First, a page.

Logic, quantum theory and natural language meaning (all in pictures)
Department of Computer Science Oxford University, UK
We introduce the idea of a process theory, as developed in the textbook . The mathematical underpinning is entirely diagrammatic, in fact, it's category theory in disguise, although accessible pretty much to anyone who has a brain. Conceptually, it involves a logical stance that focusses on the interactions rather than on the description of the individual. It's successes so far are a high-level conceptual underpinning for quantum theory [2,1], as well a framework to reason about meaning in natural language, solving the open problem on how to compute the meaning (not just true or false!) of a sentence given the meaning of its words [3, 2, 4].This course has no prerequisites except maybe a little bit of linear algebra and an open mind, so in particular no background in quantum theory, nor category theory are required. A Long version is annually given at Oxford University as a first course both on diagrammatic reasoning and quantum computing. After the course you will for example know what quantum teleportation, quantum non-locality, and quantum algorithms are about. And also how powerful diagrammatic reasoning is. You will also understand how meaning of words in natural language becomes meaning of sentences.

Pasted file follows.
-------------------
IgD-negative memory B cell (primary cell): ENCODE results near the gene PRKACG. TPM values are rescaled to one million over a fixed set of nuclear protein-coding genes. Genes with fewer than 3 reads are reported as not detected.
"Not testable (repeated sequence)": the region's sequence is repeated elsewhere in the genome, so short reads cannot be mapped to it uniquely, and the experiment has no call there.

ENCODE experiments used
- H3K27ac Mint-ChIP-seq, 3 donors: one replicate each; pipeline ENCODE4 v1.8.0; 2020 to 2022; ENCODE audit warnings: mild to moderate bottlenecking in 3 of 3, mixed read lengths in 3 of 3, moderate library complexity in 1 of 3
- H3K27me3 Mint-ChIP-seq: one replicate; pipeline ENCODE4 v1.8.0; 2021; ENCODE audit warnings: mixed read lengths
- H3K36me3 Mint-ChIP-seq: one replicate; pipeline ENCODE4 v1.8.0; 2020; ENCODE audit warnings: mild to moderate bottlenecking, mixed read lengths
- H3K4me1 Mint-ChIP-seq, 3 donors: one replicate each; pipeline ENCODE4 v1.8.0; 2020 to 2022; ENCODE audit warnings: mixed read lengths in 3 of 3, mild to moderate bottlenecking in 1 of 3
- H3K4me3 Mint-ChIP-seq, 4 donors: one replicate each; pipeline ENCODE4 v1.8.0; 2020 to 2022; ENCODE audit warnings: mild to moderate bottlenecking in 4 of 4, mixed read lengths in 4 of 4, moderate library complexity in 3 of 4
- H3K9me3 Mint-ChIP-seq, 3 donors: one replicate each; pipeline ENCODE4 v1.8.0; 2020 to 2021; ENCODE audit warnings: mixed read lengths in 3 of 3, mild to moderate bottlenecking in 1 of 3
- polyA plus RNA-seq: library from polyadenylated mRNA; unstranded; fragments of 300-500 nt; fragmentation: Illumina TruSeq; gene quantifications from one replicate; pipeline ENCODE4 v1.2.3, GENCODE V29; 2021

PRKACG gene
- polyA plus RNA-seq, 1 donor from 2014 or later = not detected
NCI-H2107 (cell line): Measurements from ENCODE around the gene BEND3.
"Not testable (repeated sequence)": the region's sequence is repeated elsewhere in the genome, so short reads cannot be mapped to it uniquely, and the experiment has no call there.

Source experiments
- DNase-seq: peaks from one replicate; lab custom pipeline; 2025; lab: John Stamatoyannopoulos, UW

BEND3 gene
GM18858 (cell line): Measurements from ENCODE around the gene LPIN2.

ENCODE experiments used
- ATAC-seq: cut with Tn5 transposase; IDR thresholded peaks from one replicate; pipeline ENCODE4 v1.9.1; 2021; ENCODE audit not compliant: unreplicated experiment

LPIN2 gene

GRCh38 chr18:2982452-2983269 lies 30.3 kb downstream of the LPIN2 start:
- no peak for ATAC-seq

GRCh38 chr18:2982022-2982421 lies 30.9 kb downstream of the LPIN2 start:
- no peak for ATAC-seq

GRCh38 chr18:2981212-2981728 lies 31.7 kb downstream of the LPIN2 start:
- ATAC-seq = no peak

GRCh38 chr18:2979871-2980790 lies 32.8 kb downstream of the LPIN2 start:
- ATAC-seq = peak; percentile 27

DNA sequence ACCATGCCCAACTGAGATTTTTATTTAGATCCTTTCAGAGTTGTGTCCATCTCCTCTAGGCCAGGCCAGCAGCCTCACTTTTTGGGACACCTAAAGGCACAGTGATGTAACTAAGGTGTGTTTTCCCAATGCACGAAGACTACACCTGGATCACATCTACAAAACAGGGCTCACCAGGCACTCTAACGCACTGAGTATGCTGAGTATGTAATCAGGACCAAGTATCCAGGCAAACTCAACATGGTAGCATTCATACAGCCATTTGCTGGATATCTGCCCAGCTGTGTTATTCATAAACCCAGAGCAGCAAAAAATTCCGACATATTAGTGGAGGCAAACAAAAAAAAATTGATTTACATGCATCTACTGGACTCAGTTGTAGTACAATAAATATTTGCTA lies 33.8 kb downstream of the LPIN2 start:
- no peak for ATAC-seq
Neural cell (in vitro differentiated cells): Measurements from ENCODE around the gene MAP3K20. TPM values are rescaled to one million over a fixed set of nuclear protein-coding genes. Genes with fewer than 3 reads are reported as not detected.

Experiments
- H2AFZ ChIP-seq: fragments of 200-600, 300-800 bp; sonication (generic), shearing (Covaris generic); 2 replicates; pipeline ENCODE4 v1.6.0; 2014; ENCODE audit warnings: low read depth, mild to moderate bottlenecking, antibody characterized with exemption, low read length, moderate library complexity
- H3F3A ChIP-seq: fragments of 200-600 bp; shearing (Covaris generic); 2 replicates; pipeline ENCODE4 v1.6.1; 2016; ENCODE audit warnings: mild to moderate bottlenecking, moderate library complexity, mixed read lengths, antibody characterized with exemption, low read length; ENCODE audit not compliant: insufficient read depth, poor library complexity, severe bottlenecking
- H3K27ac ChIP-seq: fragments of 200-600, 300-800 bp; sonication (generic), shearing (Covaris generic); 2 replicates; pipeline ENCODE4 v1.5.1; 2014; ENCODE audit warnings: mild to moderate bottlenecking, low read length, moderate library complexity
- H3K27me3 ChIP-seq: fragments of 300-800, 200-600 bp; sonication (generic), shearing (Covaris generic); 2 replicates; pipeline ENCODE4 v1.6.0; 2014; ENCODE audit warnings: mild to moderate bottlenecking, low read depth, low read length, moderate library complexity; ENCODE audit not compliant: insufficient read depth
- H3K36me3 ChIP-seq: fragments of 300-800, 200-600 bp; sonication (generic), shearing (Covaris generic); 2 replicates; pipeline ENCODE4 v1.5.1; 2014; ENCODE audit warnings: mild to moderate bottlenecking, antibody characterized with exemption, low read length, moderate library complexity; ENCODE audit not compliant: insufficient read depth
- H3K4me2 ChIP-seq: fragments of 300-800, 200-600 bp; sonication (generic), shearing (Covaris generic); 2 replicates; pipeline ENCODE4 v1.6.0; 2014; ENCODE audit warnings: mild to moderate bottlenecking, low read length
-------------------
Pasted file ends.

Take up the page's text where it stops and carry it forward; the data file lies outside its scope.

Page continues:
B. Coecke & A. Kissinger (2015, 750 pp) Picturing Quantum Processes. Cambridge University Press.
 B. Coecke (2012) The logic of quantum mechanics - Take II. arXiv:1204.3458
 B. Coecke, M. Sadrzadeh & S. Clark (2010) Mathematical foundations for a compositional distributional model of meaning. Linguistic analysis - Lambek Festschrift. arXiv:1003.4394
 M. Sadrzadeh, S. Clark and B. Coecke, (2013) The Frobenius anatomy of word meanings I: subject and object relative pronouns. Journal of Logic and Computation. arXiv:1404.5278